The Humans

 

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by Brian Scott Lipton

 

The “dysfunctional family gets together for a holiday” play (or movie), no matter how brilliant or funny, usually descends into unbelievability or mere cliché. But one of the triumphs of Stephen Karam’s stunning new work The Humans, now being given a magnificently acted production at Broadway’s Helen Hayes Theatre under Joe Mantello’s nearly flawless direction, is how every one of the 90 or so minutes we spend with the Blakes seem blazingly authentic.

 

In addition to troubled patriarch Erik (a devastating Reed Birney), a dyed-in-the-wool Scrantonite and Catholic school equipment manager, the Blake family includes his good-natured, devoutly religious, and steadfastly unhappy wife Deirdre (the great Jayne Houdyshell in a Tony-worthy turn); Erik’s elderly mother “Momo” (the amazing Lauren Klein), who is mostly lost to dementia; his eldest daughter Aimee (the invaluable Cassie Beck), a lesbian lawyer battling illness, a recent break-up, and even more recent news that her job is in jeopardy; and her younger sister Brigid (the beautifully wry Sarah Steele), a struggling musician trying to make ends meets.

 

 

It’s Brigid who is hosting the “festivities” at the large if somewhat creepy Chinatown apartment she’s just moved into with her considerably older boyfriend Richard (a superb Arian Moyaed), a very laid-back social work student who will shortly inherit a very large trust fund. He’s an outsider doing his best to make his way inside this close-knit group, even sharing his very strange dreams.

 

Indeed, what happens during this visit is both predictable—relationships seem to momentarily crumble, insults are made thoughtlessly, too much wine is consumed—and completely surprising. Karam seems to know just when to reveal a key plot point—such as what happened to Erik and Aimee’s first visit together to New York or why there’s so much tension between Erik and Deirdre—so that it feels organic. And it’s the little things that count just as well: the singing of a traditional Irish song; the clobbering of the “peppermint pig”; or, the reception to Deirdre’s unwanted housewarming gift all make us feel as if we’re flies on the walls of David Zinn’s ultra-realistic duplex set.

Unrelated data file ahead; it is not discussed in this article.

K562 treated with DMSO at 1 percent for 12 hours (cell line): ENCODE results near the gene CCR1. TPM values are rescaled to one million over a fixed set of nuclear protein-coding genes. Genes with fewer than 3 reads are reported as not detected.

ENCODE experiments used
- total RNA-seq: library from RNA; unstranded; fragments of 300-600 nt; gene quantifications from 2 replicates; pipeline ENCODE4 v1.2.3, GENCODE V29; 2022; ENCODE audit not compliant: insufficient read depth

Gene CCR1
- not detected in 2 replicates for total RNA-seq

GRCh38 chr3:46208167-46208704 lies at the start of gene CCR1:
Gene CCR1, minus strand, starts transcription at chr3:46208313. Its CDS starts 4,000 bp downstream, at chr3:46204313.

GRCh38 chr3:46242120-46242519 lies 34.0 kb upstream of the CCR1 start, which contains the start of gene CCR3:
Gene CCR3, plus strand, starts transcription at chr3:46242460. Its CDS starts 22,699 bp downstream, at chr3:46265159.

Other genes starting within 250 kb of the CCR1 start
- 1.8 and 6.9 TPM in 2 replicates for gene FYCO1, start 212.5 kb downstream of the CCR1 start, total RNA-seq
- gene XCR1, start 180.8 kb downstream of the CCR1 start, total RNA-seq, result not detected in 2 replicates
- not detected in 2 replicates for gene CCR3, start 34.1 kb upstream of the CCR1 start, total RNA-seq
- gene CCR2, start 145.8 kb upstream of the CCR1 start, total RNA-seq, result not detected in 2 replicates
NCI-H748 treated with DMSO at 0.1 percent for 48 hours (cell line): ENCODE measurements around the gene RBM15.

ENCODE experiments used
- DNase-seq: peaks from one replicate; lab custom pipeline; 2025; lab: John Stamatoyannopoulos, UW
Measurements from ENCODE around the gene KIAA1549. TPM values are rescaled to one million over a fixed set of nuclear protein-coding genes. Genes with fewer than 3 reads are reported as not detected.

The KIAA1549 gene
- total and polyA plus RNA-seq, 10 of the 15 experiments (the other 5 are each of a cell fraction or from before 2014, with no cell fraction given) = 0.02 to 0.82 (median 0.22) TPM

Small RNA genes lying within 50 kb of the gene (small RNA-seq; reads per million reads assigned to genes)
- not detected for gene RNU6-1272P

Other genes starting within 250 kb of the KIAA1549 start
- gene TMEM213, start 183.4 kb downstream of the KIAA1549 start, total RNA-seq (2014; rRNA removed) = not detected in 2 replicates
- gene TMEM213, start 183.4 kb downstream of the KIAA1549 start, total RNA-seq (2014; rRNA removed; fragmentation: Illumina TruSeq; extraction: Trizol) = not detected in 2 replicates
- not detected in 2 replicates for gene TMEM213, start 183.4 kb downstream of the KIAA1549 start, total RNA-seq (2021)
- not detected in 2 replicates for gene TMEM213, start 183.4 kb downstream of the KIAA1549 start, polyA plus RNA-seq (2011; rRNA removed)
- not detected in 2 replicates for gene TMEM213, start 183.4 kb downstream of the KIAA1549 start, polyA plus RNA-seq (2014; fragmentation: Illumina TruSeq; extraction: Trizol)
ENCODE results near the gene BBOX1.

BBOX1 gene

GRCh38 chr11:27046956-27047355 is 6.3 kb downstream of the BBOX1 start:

About that set: the one possibly questionable element of Karam’s play is his decision to make the apartment (and apartment building) its own character. The loud noises from above and next door, the lights that mysteriously go out, and the door that seems to close on its own, are in some ways reinforcements of Erik’s alienation (he’s also a stranger in a strange land) as well as a sharp commentary on the high price of living in Manhattan. But at times, Karam’s almost supernatural machinations seem better suited to a B-grade horror movie, and ultimately distract from his must-be-heard message.

 

Because in the end, what The Humans reminds us is that, no matter what, there is no substitute for family. (Hell may be a creepy Chinatown apartment, but it is not “other people.”) Even as we see the Blakes in their worst moments, Karam convinces us that nothing can tear these people apart. As Erik repeatedly reminds his clan: “This is what we have. This is what matters.”

 

The Humans is currently ticketing through July 24 the Helen Hayes Theatre (240 West 44th Street between Eighth Avenue and Broadway). Tickets: 212-239-6200 or http://www.newyorkcitytheatre.com/theaters/helenhayestheater/theater.php

 

 

*Photo by Joan Marcus

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